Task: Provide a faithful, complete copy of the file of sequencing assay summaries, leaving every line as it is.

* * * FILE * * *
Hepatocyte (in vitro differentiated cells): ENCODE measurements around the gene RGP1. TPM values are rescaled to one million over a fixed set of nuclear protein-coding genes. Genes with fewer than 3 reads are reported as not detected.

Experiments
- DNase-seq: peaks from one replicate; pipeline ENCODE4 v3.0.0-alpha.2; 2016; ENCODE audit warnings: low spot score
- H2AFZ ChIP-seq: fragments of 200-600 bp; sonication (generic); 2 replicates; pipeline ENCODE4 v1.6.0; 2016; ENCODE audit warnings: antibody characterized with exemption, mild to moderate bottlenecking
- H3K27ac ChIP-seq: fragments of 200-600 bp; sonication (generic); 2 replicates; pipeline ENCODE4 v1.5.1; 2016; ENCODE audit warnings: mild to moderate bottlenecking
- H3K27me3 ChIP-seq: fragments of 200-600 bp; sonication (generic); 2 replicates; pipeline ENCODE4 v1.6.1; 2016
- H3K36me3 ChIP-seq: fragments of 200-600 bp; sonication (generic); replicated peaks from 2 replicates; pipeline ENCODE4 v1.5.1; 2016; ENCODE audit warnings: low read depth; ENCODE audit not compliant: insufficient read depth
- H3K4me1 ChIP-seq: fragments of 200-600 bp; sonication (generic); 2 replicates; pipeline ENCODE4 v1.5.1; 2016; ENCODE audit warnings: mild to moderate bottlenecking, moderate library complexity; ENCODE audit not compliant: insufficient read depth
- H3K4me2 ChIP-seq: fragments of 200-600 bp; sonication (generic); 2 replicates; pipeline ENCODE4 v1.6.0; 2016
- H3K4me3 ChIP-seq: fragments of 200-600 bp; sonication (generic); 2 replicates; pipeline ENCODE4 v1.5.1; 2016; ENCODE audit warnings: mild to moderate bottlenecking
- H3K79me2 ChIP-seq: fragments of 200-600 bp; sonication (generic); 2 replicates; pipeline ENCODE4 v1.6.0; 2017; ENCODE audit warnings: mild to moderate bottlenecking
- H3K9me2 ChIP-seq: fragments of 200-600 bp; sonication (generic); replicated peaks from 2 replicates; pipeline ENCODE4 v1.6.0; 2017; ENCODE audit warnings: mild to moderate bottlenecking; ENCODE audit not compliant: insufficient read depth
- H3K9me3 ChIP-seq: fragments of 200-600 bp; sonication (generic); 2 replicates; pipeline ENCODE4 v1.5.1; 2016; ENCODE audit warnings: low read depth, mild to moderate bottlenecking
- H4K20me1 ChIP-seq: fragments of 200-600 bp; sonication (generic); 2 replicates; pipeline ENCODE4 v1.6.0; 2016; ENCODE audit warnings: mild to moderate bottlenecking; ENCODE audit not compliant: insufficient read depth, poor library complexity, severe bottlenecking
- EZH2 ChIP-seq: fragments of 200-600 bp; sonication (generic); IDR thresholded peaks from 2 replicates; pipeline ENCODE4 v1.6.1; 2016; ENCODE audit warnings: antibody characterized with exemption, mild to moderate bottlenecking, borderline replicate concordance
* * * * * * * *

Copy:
Hepatocyte (in vitro differentiated cells): ENCODE measurements around the gene RGP1. TPM values are rescaled to one million over a fixed set of nuclear protein-coding genes. Genes with fewer than 3 reads are reported as not detected.

Experiments
- DNase-seq: peaks from one replicate; pipeline ENCODE4 v3.0.0-alpha.2; 2016; ENCODE audit warnings: low spot score
- H2AFZ ChIP-seq: fragments of 200-600 bp; sonication (generic); 2 replicates; pipeline ENCODE4 v1.6.0; 2016; ENCODE audit warnings: antibody characterized with exemption, mild to moderate bottlenecking
- H3K27ac ChIP-seq: fragments of 200-600 bp; sonication (generic); 2 replicates; pipeline ENCODE4 v1.5.1; 2016; ENCODE audit warnings: mild to moderate bottlenecking
- H3K27me3 ChIP-seq: fragments of 200-600 bp; sonication (generic); 2 replicates; pipeline ENCODE4 v1.6.1; 2016
- H3K36me3 ChIP-seq: fragments of 200-600 bp; sonication (generic); replicated peaks from 2 replicates; pipeline ENCODE4 v1.5.1; 2016; ENCODE audit warnings: low read depth; ENCODE audit not compliant: insufficient read depth
- H3K4me1 ChIP-seq: fragments of 200-600 bp; sonication (generic); 2 replicates; pipeline ENCODE4 v1.5.1; 2016; ENCODE audit warnings: mild to moderate bottlenecking, moderate library complexity; ENCODE audit not compliant: insufficient read depth
- H3K4me2 ChIP-seq: fragments of 200-600 bp; sonication (generic); 2 replicates; pipeline ENCODE4 v1.6.0; 2016
- H3K4me3 ChIP-seq: fragments of 200-600 bp; sonication (generic); 2 replicates; pipeline ENCODE4 v1.5.1; 2016; ENCODE audit warnings: mild to moderate bottlenecking
- H3K79me2 ChIP-seq: fragments of 200-600 bp; sonication (generic); 2 replicates; pipeline ENCODE4 v1.6.0; 2017; ENCODE audit warnings: mild to moderate bottlenecking
- H3K9me2 ChIP-seq: fragments of 200-600 bp; sonication (generic); replicated peaks from 2 replicates; pipeline ENCODE4 v1.6.0; 2017; ENCODE audit warnings: mild to moderate bottlenecking; ENCODE audit not compliant: insufficient read depth
- H3K9me3 ChIP-seq: fragments of 200-600 bp; sonication (generic); 2 replicates; pipeline ENCODE4 v1.5.1; 2016; ENCODE audit warnings: low read depth, mild to moderate bottlenecking
- H4K20me1 ChIP-seq: fragments of 200-600 bp; sonication (generic); 2 replicates; pipeline ENCODE4 v1.6.0; 2016; ENCODE audit warnings: mild to moderate bottlenecking; ENCODE audit not compliant: insufficient read depth, poor library complexity, severe bottlenecking
- EZH2 ChIP-seq: fragments of 200-600 bp; sonication (generic); IDR thresholded peaks from 2 replicates; pipeline ENCODE4 v1.6.1; 2016; ENCODE audit warnings: antibody characterized with exemption, mild to moderate bottlenecking, borderline replicate concordance